AUSTIN - State District Judge John Dietz signed an order Monday establishing an October tentative trial date for Texas’ school finance lawsuits.
Four lawsuits on behalf of hundreds of school districts statewide have been filed in response to school finance legislation passed by the Texas Legislature last summer. They charge that the way Texas distributes funding to school districts is inadequate and inequitable. Dietz, who handled school finance lawsuits in 2004, has consolidated the cases.
The current suits are the eighth round of litigation filed in the state since 1968.
Meanwhile, a recent report by the Equity Center says more than 40 percent of districts across the state are now represented in the Texas Taxpayer & Student Fairness Coalition. That accounts to well over 400 school districts and represents over 1.3 million schoolchildren across the state, making it the largest number of school districts to file a school finance lawsuit against the state.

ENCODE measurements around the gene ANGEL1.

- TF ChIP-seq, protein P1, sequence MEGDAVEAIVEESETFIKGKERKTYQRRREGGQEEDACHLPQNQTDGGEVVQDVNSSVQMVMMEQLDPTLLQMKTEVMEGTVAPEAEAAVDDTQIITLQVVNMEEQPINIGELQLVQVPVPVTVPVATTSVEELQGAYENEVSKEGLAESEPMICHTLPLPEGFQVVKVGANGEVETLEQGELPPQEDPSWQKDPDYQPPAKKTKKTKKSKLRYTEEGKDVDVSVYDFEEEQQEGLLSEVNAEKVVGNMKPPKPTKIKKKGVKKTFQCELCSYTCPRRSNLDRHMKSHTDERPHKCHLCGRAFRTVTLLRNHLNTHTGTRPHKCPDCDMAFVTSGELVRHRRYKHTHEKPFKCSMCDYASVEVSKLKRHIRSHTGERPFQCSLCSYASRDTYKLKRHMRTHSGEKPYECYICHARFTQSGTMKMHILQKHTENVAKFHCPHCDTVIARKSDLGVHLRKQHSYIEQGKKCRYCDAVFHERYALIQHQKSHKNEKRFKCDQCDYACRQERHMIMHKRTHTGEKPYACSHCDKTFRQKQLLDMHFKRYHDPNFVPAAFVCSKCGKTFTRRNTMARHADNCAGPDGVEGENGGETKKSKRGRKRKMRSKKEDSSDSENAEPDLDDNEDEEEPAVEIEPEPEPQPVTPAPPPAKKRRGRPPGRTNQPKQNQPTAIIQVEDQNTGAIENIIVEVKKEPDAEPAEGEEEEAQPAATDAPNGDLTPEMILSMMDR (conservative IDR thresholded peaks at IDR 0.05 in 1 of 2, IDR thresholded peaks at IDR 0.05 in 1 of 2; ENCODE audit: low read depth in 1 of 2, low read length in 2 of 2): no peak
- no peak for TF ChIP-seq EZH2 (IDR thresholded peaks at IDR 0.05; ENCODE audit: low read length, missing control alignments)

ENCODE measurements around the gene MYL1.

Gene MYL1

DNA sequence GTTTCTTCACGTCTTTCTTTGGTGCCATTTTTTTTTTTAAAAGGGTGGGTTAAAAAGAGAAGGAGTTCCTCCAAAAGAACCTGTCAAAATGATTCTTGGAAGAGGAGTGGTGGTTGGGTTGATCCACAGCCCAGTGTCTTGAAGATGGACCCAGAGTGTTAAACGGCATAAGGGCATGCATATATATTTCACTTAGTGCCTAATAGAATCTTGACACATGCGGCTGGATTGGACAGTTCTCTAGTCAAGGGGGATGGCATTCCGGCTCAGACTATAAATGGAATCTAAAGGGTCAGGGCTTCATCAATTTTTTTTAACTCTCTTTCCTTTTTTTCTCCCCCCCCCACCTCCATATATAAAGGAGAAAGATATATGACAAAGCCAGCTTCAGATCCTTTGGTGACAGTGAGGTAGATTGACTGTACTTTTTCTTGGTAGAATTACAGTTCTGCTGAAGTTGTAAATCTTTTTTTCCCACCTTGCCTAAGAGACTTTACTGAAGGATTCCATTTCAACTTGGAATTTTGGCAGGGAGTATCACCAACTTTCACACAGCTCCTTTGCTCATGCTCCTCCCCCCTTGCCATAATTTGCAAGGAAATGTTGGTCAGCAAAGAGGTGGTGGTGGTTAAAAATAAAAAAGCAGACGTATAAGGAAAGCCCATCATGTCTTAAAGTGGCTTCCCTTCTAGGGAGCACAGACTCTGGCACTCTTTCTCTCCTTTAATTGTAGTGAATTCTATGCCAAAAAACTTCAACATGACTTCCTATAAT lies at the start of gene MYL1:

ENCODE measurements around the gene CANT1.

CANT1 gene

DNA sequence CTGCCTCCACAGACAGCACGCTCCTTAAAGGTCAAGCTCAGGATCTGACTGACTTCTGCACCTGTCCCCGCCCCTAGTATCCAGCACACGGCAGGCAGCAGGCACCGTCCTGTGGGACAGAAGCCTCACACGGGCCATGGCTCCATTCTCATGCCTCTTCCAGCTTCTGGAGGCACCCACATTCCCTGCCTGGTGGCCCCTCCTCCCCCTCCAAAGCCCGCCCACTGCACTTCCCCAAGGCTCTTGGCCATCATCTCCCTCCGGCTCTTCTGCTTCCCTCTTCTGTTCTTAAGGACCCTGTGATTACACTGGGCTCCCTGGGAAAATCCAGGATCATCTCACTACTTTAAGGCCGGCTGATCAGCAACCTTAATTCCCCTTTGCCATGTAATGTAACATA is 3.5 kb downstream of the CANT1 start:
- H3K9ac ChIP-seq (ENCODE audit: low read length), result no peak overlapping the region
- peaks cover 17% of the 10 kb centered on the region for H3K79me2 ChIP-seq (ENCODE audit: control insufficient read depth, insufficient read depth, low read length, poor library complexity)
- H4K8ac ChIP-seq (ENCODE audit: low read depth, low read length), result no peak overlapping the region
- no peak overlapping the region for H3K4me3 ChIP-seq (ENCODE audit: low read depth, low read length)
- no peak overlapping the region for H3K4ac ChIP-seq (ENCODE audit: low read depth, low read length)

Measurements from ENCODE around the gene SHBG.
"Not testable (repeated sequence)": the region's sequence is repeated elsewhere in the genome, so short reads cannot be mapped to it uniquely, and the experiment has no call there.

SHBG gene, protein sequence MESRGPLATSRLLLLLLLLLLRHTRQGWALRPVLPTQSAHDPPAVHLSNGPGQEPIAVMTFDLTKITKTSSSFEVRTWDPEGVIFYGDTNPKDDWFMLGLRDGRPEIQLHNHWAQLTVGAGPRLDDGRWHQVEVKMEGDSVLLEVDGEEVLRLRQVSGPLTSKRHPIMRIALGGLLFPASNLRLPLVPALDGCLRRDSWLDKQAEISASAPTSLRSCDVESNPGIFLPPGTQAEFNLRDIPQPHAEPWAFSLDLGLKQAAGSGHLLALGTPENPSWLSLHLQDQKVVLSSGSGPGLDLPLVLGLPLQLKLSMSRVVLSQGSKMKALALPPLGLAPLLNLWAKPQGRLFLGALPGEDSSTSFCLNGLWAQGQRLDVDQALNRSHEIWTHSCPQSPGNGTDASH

Dozens of local schools, big and small, are involved in the suit, including one of their most recent additions; Bland ISD, which serves rural Hunt and Collin County students.
“I think having over 40 percent of all the districts in the state participating in the Fairness Coalition sends a very clear message that Texas schools, students and taxpayers deserve and demand better,” says Dr. Wayne Pierce, executive director of the Equity Center. “This level of involvement illustrates the importance of funding public education in a fair and equitable way, and we’re proud to represent so many districts in the pursuit of this cause.”
The Fairness Coalition filed the original school finance lawsuit against the state in October 2011; this lawsuit claims the current school finance system is broken because it does not treat Texas taxpayers and students fairly.
The Fairness Coalition says the goal of this lawsuit is to achieve a funding system that treats all Texas children and taxpayers fairly, and provides every child the opportunity for a world-class education.